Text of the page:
CBS 60 Minutes “Extra” Segment Reveals Research Confirming That “Toddlers Need Laps More Than Apps”
By B.N. Frank
Activist Post published an article yesterday about the recent CBS 60 Minutes segment covering a $300M federal study being conducted to find out how screen use is affecting American kids’ brains. Two researchers who were interviewed both referred to kids and screen use as an “uncontrolled experiment.” That sounds accurate albeit disturbing.
Of course, research, studies, and experiments – both formal and informal – have already been done on kids regarding screen use and exposure. None of them have had positive results. Some have been downright horrifying.
Other recent reports about kids and screen use are upsetting as well. So it’s not really surprising that for many years already Silicon Valley parents have limited their own kids’ use and exposure to screens. Recently their efforts have become more desperate and extreme (i.e. spying on their nannies). But hey – what’s $300M to really make sure all American kids shouldn’t spend much time using or being exposed to screens, right?
Included with the segment is a 60 Minutes “Extra” – Phones, tablets, and their impact on kids’ brains. Excerpts include:
In the video at the top of the page, Dr. Christakis tells Anderson Cooper that toddlers are increasingly using mobile devices to self-soothe, rather than learning to do that on their own. He warned that interaction with a parent or caregiver is being replaced by technology, and his guidance for parents is simple: Toddlers “need laps more than apps.”
Our questions about the impact of screen time on kids’ brains coincided last spring with the beginning of the largest government study ever attempted of adolescent brain development. The Adolescent Brain Cognitive Development (ABCD) study will follow more than 10,000 kids. Dr. Gaya Dowling of the National Institutes of Health explained that project was initially looking at the impacts of alcohol, drugs, sleep patterns and sports injuries might have.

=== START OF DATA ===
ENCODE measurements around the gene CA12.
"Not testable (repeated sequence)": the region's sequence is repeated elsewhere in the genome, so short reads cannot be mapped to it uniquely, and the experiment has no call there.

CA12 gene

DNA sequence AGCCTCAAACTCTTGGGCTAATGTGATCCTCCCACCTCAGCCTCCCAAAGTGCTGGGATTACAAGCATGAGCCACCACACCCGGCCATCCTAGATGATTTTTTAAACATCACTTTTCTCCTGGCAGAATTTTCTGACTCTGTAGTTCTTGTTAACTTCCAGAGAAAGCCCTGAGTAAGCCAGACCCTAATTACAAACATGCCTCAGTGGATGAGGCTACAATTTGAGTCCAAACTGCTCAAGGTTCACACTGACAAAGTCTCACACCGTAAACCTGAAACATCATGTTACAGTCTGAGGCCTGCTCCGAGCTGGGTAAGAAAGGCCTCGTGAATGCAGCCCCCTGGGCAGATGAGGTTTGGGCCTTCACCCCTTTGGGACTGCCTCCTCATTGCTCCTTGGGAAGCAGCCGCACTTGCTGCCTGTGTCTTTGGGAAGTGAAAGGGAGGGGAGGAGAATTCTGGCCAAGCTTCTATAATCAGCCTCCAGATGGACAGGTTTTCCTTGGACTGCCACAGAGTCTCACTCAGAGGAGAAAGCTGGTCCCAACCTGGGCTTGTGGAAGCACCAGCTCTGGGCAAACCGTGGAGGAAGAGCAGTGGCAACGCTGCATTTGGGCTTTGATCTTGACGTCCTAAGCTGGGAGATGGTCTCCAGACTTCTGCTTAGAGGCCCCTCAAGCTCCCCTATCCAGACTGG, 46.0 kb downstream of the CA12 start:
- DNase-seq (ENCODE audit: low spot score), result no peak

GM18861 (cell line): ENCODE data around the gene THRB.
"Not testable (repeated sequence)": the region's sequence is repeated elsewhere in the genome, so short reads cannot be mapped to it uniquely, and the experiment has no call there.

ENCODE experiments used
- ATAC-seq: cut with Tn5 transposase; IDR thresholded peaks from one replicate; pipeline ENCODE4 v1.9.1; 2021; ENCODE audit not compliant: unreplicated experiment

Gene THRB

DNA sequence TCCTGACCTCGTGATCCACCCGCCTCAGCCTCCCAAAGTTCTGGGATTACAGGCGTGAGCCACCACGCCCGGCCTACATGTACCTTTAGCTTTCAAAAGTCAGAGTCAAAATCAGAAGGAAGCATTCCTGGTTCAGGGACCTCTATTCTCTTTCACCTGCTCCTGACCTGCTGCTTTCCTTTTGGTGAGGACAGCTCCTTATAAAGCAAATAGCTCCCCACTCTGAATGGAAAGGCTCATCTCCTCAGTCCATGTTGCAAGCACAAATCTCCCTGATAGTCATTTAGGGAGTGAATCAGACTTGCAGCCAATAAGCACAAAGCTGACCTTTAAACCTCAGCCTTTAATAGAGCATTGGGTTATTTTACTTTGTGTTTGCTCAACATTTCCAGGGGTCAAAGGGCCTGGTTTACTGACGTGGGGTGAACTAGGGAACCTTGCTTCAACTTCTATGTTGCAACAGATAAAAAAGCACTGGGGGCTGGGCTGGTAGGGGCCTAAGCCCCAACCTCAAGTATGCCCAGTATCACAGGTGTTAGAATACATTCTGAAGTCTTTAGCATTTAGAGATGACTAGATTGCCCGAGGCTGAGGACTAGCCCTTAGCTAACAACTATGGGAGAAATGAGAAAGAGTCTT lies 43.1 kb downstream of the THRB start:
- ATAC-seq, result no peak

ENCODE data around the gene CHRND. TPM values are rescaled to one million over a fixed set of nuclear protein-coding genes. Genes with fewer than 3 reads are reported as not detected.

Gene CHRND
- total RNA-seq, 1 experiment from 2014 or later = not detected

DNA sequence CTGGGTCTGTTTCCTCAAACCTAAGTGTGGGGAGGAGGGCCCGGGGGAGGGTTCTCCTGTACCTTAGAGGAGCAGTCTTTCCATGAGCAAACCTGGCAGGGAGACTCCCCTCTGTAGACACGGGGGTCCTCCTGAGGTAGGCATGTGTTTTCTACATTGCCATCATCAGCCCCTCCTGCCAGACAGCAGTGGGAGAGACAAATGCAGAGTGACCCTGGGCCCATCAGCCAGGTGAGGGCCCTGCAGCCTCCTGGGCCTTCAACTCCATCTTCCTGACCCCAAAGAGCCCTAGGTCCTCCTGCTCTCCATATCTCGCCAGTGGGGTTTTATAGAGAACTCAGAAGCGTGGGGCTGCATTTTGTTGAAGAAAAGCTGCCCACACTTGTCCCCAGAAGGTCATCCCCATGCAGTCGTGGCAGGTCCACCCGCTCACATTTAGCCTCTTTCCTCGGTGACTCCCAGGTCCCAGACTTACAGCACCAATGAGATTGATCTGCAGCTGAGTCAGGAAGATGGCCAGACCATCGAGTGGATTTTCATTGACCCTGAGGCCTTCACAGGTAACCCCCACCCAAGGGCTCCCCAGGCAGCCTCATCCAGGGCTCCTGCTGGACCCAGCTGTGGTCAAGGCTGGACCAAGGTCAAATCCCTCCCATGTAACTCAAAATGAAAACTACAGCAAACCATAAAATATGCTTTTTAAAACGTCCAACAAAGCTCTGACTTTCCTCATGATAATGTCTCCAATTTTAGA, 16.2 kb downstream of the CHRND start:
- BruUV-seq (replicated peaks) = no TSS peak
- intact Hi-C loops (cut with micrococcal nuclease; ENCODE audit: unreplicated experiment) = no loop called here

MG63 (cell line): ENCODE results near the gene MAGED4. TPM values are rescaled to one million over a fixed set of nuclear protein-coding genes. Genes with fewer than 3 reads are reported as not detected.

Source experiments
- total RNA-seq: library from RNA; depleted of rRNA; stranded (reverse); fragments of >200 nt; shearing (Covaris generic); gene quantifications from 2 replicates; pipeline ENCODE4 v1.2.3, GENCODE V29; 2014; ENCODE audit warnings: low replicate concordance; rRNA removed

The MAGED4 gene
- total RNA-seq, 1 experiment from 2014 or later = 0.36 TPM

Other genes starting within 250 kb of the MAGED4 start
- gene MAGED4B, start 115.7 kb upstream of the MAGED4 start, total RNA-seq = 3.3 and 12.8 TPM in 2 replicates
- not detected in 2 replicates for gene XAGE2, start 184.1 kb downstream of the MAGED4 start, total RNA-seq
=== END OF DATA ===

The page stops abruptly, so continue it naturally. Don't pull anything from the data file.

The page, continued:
“I think the screen time component really came into play because we were wondering, what is the impact?” Dowling said. “I mean, clearly kids spend so much time on screens. And they’re very engaging, very interactive. The likelihood that they have an impact on brain, and cognition, and social development is pretty high.”
The NIH researchers allowed us to visit test centers in California and Maryland as they began their first MRIs and interviews with nine and 10 year olds. We were all surprised when results from the scans of 4,500 participants showed evidence of differences in the brains of some of the heaviest users of electronic devices.
“We have these snapshots of their brains now. And then we’ll be able to see as they escalate their use, and they come back and get their brain scanned again, whether there have been changes,” Dowling said. “And when you’ve got 12,000 kids, you can then control for a lot of things. So in order to figure out if it’s really screen time that’s causing it, you can look at kids who spend a lot of time on screens, versus kids who don’t, kids who spend a lot of time on screen, and participate in sports, versus kids who spend a lot of time on screens, and don’t. So you can tease apart some of the impacts on what you’re seeing in terms of outcomes in the brain.”
The information provided by the ABCD study has also already revealed that kids who spend two hours a day or more on screens scored lower on memory and language tests.
The segment wraps up by mentioning that more discoveries are expected over time. Of course, this requires them taking more scans of kids’ brains which doesn’t seem harmless to kids and their brains either. In the meantime, Silicon Valley parents will likely still go to extreme measures to prevent their kids from using and being exposed to screens. Wouldn’t it be nice if other parents did the same thing – especially since decades of research has also already determined that exposure to cell phone and wireless WiFi radiation causes a bunch of other brain health issues as well as cancer.
For more information, visit the following websites:
- Wireless Information Network
- Americans for Responsible Technology
- Center For Safer Wireless
- Center For Electrosmog Prevention
- Citizens for Safe Technology
- Clear Light Ventures
- Electromagnetic Health
- Environmental Health Trust
- Generation Zapped
- National Association for Children and Safe Technology
- Parents for Safe Technology